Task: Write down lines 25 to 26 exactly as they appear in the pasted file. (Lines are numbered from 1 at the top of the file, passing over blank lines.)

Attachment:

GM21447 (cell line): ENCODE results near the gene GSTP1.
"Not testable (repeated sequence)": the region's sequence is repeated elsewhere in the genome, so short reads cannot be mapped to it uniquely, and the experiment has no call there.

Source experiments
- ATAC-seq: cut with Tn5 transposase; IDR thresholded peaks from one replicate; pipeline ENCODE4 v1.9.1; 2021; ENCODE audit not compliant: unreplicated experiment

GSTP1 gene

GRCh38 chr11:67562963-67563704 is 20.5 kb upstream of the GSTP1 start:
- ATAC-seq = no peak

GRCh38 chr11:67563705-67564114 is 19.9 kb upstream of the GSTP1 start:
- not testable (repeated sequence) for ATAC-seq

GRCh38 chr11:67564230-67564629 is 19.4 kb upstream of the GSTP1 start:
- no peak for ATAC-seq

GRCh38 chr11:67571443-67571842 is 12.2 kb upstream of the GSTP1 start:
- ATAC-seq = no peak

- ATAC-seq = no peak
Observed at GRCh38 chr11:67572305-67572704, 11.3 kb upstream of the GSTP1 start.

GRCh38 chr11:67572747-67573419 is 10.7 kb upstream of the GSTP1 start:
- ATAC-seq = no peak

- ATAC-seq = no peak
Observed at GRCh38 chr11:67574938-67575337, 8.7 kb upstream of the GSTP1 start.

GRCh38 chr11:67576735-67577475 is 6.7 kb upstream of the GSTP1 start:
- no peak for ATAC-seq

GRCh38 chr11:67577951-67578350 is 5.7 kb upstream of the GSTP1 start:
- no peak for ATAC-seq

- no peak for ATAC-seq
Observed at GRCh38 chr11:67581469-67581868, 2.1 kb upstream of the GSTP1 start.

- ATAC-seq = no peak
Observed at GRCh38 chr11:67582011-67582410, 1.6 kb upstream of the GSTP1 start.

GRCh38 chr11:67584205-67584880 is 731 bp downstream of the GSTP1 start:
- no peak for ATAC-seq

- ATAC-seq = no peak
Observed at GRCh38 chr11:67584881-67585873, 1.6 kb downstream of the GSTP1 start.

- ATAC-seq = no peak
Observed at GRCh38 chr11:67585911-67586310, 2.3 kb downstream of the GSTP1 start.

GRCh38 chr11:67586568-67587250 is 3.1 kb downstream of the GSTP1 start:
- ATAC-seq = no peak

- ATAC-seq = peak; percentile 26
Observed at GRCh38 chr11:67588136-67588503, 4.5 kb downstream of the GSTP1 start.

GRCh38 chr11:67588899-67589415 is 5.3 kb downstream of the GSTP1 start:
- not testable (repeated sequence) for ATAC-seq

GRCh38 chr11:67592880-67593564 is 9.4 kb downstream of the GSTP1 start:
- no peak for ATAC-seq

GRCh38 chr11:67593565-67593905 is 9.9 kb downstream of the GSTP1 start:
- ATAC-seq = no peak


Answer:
Observed at GRCh38 chr11:67581469-67581868, 2.1 kb upstream of the GSTP1 start.

- ATAC-seq = no peak